Role of Fibers in Controlling Failure Modes of High-Strength Concrete Beams
M. Imam and L. Vandewalle
Appears on pages(s):
beam; crack; diagonal tension; failure; high-strength concrete; shear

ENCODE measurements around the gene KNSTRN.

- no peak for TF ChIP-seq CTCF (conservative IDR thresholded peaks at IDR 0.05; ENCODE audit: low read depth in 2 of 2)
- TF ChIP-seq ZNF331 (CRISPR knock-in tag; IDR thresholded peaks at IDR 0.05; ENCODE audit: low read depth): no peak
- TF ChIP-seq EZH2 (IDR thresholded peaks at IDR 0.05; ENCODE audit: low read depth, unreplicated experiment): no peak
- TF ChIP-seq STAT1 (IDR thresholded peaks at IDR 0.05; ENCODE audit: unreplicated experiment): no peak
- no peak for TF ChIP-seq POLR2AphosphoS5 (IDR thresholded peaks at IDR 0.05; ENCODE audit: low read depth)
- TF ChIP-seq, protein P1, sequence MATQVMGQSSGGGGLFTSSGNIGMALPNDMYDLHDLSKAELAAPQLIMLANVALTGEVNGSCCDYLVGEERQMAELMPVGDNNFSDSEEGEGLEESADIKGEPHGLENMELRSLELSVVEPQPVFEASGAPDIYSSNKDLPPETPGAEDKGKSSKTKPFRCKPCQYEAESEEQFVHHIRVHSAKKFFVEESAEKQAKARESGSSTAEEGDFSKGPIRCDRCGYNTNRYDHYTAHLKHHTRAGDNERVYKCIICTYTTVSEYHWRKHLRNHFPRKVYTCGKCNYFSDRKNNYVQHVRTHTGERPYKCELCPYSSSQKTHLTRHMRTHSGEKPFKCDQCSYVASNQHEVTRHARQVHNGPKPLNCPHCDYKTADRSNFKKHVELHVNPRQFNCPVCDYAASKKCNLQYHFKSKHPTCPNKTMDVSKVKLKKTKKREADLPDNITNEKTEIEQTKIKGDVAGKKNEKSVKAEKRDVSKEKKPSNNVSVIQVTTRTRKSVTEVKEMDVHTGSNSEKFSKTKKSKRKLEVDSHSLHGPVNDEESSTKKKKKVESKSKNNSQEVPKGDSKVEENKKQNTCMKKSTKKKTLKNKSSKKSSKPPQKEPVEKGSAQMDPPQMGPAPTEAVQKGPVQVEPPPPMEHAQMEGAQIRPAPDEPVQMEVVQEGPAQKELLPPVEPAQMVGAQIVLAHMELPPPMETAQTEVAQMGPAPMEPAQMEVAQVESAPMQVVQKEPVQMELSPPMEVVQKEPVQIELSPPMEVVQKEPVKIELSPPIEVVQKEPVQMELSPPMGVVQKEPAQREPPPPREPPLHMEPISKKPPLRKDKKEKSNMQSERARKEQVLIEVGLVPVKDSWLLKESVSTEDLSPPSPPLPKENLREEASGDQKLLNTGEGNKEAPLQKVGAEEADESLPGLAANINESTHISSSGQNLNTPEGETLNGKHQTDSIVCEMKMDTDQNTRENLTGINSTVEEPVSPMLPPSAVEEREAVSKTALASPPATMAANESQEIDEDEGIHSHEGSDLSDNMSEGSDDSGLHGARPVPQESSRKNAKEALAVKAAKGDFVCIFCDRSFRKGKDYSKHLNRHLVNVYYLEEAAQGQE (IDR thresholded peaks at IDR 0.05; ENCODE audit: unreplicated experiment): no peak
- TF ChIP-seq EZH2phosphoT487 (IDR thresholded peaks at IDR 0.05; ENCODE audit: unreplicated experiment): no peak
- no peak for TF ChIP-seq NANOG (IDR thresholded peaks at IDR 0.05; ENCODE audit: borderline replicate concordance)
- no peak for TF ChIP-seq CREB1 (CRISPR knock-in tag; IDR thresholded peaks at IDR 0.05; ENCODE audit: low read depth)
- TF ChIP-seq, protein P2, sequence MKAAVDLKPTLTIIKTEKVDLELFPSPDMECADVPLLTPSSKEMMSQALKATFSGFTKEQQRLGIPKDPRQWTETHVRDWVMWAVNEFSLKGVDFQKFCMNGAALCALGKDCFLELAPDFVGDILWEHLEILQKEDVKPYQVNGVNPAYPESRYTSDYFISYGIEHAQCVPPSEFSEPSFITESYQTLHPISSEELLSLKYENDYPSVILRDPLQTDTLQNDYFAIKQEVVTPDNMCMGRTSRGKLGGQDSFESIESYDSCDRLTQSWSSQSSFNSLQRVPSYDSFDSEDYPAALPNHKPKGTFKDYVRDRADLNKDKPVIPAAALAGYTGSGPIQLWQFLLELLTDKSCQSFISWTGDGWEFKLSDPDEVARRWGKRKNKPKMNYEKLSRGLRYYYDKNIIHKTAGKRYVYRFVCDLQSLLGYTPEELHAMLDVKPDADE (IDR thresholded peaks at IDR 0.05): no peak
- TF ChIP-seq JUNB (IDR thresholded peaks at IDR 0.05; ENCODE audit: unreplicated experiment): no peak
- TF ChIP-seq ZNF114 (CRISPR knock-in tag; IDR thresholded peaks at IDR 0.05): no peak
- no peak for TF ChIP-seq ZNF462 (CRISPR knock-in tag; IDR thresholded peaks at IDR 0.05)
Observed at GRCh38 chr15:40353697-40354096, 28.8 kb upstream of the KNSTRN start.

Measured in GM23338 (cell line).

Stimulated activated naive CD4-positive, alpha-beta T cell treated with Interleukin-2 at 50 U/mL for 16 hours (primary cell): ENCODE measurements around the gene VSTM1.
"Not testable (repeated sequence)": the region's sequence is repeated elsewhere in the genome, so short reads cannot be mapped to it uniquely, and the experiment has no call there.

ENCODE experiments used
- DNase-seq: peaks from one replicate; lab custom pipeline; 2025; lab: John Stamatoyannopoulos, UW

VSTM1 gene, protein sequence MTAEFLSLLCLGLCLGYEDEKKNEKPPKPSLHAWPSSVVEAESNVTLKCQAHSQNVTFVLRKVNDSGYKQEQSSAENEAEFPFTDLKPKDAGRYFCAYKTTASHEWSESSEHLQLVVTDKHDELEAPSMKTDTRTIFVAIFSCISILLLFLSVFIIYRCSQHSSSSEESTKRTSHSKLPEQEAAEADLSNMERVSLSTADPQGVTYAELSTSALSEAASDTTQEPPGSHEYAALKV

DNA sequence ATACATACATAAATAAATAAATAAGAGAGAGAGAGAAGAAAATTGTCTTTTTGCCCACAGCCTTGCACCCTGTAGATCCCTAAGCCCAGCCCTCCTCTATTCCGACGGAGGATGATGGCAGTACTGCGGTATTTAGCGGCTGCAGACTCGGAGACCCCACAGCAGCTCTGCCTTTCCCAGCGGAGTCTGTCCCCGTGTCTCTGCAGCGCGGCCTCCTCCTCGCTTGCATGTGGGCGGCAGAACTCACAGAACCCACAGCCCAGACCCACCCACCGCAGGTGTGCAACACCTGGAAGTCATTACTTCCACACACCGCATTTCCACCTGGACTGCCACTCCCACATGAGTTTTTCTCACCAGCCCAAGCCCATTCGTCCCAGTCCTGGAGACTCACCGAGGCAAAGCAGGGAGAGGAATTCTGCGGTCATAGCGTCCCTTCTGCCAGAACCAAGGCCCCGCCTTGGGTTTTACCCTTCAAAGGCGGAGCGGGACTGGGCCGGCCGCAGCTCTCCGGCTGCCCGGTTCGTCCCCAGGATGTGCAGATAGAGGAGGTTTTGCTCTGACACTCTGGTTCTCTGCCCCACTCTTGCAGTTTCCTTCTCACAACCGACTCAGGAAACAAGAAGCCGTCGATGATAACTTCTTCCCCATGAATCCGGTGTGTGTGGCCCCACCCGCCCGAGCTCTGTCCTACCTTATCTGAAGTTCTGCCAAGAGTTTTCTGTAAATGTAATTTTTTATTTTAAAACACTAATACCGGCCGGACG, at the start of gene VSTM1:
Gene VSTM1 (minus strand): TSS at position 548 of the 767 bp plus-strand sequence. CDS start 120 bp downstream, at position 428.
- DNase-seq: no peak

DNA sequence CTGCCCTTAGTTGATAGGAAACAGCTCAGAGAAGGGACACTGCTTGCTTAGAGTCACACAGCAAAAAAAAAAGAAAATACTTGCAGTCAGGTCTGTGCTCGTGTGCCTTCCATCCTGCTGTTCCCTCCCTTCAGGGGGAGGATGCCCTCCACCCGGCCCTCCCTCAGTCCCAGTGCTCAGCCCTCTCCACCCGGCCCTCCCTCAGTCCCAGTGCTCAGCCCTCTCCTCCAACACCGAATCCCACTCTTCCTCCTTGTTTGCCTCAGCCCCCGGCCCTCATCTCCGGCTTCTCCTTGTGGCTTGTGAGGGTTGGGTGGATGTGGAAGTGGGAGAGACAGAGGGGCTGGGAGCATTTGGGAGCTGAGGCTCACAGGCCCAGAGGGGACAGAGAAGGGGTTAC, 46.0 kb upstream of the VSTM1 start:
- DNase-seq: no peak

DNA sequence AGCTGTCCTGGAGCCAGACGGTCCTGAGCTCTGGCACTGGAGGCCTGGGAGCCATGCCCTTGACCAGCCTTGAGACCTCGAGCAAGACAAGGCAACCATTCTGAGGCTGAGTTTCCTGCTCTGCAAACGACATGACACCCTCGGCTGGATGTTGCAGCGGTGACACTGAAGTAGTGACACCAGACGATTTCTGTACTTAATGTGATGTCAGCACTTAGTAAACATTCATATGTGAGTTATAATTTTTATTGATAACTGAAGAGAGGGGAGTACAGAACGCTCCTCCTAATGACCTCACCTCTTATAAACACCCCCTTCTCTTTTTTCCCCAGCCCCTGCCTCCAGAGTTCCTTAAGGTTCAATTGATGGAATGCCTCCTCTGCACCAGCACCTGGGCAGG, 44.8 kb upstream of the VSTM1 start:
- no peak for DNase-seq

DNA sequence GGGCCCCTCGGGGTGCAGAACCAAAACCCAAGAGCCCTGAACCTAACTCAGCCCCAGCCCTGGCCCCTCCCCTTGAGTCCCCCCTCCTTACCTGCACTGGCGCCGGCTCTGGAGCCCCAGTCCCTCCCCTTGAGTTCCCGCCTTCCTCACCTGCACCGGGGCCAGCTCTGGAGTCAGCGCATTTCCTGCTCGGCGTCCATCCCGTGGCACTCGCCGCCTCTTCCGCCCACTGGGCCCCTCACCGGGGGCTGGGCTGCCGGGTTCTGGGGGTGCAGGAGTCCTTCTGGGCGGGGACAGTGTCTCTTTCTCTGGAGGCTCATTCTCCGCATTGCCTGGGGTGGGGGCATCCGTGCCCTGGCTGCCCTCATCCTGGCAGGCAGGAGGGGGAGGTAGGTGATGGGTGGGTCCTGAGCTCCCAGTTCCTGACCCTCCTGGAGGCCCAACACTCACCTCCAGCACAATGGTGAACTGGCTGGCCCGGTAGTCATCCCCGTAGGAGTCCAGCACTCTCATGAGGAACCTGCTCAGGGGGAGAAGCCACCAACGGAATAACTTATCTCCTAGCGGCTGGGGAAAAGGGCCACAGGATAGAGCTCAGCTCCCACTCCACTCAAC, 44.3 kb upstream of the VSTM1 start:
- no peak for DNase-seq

The paper investigates the shear strength and the failure modes of high strength concrete beams with and without steel fibers ( fC = 110 MPa). Sixteen reinforced high strength concrete beams (3600x350~200 mm) were tested under different combinations of shear force and bending moment. The beams were singly reinforced and without shear (web) reinforcement. The test results indicated that the addition of steel fibers to high strength concrete increases the ultimate shear strength, improves the brittle characteristic and transforms the failure mode into a more ductile one. The average gain of the ultimate shear strength due to the addition of steel fibers varied from about 14% to 14 1% depending on the shear span to depth ratio and the longitudinal steel ratio. Four modes of failure of reinforced high strength concrete are clearly distinguished as; diagonal tension, shear compression, shear flexure, and flexural failure. In general, cracks in fiber reinforced concrete beams are closer, narrower, and more than those in beams without fibers. This reflects the effect of steel fibers in redistributing the stresses beyond cracking.